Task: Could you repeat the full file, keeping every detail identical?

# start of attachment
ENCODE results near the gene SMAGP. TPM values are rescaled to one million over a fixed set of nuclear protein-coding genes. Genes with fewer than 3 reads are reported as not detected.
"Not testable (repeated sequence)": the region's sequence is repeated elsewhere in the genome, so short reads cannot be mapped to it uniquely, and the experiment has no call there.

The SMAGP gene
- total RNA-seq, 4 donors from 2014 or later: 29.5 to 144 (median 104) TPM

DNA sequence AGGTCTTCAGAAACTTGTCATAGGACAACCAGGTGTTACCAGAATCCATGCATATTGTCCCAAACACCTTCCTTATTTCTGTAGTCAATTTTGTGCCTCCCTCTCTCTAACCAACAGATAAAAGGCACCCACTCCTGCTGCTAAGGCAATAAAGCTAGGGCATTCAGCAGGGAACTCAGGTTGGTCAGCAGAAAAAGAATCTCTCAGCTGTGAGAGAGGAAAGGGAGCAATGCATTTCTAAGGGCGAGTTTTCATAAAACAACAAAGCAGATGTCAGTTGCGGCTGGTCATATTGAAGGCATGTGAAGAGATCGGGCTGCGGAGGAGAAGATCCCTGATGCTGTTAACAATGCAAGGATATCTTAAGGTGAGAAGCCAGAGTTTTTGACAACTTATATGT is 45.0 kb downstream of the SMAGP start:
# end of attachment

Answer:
ENCODE results near the gene SMAGP. TPM values are rescaled to one million over a fixed set of nuclear protein-coding genes. Genes with fewer than 3 reads are reported as not detected.
"Not testable (repeated sequence)": the region's sequence is repeated elsewhere in the genome, so short reads cannot be mapped to it uniquely, and the experiment has no call there.

The SMAGP gene
- total RNA-seq, 4 donors from 2014 or later: 29.5 to 144 (median 104) TPM

DNA sequence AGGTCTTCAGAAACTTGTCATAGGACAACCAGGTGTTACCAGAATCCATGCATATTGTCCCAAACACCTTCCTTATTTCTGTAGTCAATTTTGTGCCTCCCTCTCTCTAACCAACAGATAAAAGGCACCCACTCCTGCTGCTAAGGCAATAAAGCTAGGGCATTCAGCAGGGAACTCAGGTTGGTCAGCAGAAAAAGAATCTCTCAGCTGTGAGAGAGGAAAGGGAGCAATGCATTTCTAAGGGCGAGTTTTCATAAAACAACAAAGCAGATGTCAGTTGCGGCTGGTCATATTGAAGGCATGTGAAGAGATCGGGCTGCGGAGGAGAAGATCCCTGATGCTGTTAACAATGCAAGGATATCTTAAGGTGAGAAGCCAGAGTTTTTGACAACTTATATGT is 45.0 kb downstream of the SMAGP start: